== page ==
WASHINGTON — With more people commuting on the roads because of Metro’s SafeTrack program, there’s added frustration for drivers. It comes as area law enforcement begin an annual campaign targeting aggressive drivers.
On a closed street, a police officer shows reporters the difference between the stopping distance drivers are allowed at 25 mph versus 35 mph. Without enough time to stop, a traffic dummy, nicknamed Bobby, went flying through the air.
The demonstration was a part of area law enforcement’s announcement of the Smooth Operator campaign launched ahead of each summer, to reduce traffic fatalities by targeting aggressive drivers.
“Certainly speeding is the most prevalent, but we should also think about tailgating, following too closely, failing to use a signal and not letting someone into a lane as the behaviors of aggressive driving,” said Chrissy Nizer, an administrator with the Maryland Vehicle Administration.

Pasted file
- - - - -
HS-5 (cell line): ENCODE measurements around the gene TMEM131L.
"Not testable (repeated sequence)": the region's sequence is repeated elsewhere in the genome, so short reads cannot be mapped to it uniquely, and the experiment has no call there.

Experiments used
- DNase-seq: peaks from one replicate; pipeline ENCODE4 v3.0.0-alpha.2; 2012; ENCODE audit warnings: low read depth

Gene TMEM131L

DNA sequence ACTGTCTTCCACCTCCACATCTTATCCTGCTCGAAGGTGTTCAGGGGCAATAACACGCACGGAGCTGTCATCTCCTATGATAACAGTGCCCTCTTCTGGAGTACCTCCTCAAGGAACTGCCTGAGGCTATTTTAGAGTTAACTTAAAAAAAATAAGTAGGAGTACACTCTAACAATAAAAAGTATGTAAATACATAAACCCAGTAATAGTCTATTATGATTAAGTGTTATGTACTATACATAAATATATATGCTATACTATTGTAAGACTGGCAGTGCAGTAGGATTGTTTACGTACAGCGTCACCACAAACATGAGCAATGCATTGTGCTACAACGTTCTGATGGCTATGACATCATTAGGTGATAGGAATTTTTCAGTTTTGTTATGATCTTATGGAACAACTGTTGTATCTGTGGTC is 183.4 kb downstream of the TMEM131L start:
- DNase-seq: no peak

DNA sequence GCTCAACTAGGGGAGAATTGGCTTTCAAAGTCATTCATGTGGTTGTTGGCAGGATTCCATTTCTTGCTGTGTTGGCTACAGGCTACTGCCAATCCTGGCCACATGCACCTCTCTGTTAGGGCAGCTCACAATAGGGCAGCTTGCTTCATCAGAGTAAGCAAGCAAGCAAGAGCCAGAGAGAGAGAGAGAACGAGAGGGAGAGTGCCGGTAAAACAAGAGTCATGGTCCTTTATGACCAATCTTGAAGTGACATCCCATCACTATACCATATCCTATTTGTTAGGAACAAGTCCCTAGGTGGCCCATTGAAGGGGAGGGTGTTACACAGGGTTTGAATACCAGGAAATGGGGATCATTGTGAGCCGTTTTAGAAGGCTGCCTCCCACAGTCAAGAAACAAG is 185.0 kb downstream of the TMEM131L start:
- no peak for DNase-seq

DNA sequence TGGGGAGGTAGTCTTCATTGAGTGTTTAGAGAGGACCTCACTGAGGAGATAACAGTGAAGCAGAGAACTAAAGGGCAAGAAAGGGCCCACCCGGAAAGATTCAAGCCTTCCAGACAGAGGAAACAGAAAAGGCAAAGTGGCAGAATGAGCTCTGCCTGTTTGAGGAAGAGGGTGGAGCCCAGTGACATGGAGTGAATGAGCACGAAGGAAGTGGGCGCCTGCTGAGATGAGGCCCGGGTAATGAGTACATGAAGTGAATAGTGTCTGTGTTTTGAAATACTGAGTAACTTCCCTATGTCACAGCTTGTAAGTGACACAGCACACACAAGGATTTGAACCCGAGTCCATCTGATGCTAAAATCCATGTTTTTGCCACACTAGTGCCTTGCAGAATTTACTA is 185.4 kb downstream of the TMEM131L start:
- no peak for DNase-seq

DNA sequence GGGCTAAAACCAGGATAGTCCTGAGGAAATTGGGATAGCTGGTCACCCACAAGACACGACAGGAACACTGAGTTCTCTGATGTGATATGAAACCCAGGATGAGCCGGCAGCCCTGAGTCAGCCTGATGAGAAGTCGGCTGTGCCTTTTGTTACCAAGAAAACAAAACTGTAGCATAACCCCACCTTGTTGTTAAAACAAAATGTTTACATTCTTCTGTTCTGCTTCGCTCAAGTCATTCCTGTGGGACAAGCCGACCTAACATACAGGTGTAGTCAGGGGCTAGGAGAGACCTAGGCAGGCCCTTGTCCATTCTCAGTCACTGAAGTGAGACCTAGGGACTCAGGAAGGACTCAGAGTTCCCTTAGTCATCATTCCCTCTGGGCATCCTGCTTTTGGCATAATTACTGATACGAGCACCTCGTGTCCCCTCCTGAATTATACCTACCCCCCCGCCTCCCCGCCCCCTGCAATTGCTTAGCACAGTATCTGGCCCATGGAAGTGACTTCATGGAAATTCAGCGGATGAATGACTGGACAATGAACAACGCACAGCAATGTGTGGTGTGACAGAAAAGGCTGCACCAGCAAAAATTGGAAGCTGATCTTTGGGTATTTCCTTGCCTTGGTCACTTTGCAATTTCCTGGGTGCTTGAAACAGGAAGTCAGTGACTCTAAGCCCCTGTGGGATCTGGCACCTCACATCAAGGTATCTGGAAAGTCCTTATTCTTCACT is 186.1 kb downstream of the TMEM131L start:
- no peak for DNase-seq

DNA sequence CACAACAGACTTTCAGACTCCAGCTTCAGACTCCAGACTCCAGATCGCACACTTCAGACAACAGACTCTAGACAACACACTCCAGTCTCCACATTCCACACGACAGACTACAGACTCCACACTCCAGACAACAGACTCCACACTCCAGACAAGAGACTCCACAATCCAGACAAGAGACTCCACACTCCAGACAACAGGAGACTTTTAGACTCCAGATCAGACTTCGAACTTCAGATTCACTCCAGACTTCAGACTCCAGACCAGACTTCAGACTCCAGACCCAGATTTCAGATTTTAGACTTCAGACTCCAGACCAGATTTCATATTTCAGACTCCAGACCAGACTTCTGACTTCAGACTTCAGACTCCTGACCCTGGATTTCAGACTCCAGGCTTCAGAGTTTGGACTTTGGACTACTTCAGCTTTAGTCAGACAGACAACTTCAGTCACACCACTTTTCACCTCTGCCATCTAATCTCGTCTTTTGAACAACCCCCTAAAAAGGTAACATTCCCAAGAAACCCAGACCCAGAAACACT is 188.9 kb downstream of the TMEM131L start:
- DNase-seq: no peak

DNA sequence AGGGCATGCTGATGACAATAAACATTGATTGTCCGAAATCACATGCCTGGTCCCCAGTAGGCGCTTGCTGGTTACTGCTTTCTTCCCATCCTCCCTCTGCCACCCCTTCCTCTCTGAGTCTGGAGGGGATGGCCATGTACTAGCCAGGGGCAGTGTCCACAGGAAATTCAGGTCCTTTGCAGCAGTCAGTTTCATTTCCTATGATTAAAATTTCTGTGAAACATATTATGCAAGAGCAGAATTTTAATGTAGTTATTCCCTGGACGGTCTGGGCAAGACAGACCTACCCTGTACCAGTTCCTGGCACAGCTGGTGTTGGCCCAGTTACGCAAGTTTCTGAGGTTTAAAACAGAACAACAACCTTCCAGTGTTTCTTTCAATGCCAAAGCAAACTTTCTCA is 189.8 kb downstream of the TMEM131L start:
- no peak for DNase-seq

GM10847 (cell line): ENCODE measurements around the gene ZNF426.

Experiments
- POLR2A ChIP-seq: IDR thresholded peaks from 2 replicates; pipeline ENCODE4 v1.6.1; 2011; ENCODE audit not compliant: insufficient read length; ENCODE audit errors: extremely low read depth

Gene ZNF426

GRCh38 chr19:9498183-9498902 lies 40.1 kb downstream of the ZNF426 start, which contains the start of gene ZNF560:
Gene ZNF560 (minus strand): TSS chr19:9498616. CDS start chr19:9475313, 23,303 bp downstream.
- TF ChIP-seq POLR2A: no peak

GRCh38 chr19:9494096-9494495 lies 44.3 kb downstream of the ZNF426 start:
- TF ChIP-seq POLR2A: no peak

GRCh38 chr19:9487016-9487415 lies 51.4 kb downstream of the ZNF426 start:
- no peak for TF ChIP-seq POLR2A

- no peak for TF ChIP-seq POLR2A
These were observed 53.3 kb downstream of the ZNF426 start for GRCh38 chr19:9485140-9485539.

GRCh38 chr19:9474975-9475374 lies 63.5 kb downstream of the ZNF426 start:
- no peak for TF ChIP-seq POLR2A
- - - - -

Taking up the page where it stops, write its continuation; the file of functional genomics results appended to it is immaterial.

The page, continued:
Last year, 521 people died on Maryland roadways — 78 more than the previous year, Nizer said. However, nationally, 2015 was also a deadly year on the roads, made worse by hothead drivers.
More cyclists, pedestrians and drivers are on the roads because of the SafeTrack work, meaning there may be more people who are unaccustomed to rush-hour traffic. Because of this, there is a concern there could be more frustration that leads to aggressive driving.
However, D.C. Police Assistant Chief Lamar Greene said as long as everyone obeys the rules of the road, there should not be a problem traversing the city at any time of day.
So far in 2016, three pedestrians have died in the District. Last year, 26 people lost their lives, so Greene said he hopes that means this year will stay on track to be less deadly.
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